The main stars, intended to be series regulars, did not leave much of an impression. James Olsen (Amityville Horror II), David Canary ( Candy Canaday from Bonanza), and Robert Pine (Sgt. Getraer from CHiPs) make up the legal team, and though none of their acting could be described as bad, all of them are very bland. All of the interesting performances were on the other side of the law. Richard S. Castellano, Clemenza from The Godfather, put in solid work as the low level goon who gets caught between the law and the mob. In his best scene, Castellano has to run from a street cleaning machine that’s trying to off him, and until you’ve seen Clemenza try to scale a 10 foot chain link fence to escape a killer public service vehicle, you haven’t lived. For me, it was the highlight of the film. In another baddie role, Gilbert Roland (Castellari’s Any Gun Can Play) is terrifically as Sicilian Mob Boss Dominic Leopold. I don’t know what kind of Italian name Leopold is, but Roland uses his screen time to full effect making a suave yet slimy character that should have gotten more screen time.

That brings us back around to Shatner. This is one of several wimpy, weak roles that Shatner took on in the ‘70’s when his star had nearly faded and work was hard to come by. Like his milquetoast character in Pray for the Wildcats, Shatner’s Deaver Wallace has a yellow streak as wide as they come, but his constant desire for money fuels him to put pressure on the mob boss. Eventually, he gets what is coming to him, and that should be no surprise or spoiler for anyone who has ever seen a crime drama. Shatner really reins it in this film, and actually delivers a performance that is worth watching, but again, like Roland, he is a supporting character who gets far too little screen time. His best scene no doubt involves Wallace making a phone call while rebuffing the advances of his young, baby doll wearing girlfriend. Shatner is in top form, and if you’re like me, you’ll be sitting there telling him to get off the phone and pay attention to that cutie.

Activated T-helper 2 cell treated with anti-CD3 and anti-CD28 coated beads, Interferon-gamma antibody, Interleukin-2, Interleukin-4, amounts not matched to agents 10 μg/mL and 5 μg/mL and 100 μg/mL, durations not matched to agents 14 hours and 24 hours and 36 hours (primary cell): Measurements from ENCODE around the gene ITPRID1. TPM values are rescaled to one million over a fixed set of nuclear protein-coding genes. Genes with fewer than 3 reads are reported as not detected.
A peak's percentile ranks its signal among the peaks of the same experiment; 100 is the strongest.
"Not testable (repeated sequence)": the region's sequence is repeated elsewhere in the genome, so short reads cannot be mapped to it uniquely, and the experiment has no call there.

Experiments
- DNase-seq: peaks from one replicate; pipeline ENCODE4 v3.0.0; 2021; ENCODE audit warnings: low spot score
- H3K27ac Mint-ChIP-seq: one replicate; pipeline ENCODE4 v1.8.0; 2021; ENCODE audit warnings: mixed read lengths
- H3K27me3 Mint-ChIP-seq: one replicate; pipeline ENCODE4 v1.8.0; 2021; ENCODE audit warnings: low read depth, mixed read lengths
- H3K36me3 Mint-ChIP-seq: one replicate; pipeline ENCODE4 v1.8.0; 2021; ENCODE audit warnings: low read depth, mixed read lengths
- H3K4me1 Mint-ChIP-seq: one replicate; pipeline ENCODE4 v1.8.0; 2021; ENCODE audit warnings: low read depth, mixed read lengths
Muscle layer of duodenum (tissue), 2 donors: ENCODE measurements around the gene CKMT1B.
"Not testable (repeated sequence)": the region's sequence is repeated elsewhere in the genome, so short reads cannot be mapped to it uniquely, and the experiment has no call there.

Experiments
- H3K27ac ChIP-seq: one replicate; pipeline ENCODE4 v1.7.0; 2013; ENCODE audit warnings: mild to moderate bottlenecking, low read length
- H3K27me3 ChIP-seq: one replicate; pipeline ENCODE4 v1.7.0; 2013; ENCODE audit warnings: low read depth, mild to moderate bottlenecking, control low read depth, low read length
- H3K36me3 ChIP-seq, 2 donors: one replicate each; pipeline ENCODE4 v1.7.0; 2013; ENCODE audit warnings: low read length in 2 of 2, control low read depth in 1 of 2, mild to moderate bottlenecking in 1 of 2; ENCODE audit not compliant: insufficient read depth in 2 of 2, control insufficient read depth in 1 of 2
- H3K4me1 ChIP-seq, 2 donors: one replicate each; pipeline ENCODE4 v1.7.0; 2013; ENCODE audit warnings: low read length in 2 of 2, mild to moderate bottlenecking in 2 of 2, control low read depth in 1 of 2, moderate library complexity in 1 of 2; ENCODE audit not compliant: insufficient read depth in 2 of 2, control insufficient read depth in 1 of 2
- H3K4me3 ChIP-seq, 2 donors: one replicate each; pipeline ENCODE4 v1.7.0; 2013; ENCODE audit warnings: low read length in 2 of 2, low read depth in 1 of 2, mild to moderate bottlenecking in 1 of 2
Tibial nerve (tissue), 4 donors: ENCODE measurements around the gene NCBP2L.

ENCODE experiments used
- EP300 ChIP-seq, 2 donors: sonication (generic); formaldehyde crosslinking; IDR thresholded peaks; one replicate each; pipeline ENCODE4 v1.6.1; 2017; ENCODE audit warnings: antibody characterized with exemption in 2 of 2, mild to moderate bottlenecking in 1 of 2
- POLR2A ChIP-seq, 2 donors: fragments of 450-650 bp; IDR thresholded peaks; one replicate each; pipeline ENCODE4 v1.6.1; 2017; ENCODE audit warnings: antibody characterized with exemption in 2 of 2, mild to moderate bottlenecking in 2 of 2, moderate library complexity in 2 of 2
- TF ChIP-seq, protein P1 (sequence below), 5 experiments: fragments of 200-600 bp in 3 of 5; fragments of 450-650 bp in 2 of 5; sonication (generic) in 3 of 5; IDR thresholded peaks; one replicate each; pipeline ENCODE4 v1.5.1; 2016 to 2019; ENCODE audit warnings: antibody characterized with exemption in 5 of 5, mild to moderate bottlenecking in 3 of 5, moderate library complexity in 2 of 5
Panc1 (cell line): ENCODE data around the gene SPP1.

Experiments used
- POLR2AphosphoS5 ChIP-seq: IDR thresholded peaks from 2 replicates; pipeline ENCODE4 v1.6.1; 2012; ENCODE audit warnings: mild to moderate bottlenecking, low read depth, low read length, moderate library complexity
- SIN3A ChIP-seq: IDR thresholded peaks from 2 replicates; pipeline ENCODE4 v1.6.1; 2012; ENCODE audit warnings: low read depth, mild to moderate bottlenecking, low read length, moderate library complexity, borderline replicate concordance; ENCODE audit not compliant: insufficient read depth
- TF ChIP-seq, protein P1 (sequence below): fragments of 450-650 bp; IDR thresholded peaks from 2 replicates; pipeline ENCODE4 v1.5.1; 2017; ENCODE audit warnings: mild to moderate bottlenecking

On the whole, Incident on a Dark Street is fairly entertaining, but it’s easy to see why it wasn’t picked up as a series. All the interesting folks were the supporting cast while the leads fail to get the production on the ground. There are a few choice moments, but the entire story arc could have easily been boiled down to an hour or less. If you’re a fan of ‘70’s crime drama or a hardcore Shat-head like me, then this will be an entertaining little window into a nearly forgotten piece of TV and Shatner history. Luckily you won’t even have to strain a muscle to see it. This little picture is in the public domain, but I couldn't find a version I could embed. It can be watched in its entirety for free from Amazon video here.So below you can find the clip of Shatner choosing to freak out rather than get his freak on. That’s all for this week, but join us back here next Sunday for one last Shatner gem as I close out the month, and don’t forget that tomorrow (March 22) is Mr. Shatner’s birthday so Happy Birthday Bill, wherever you are!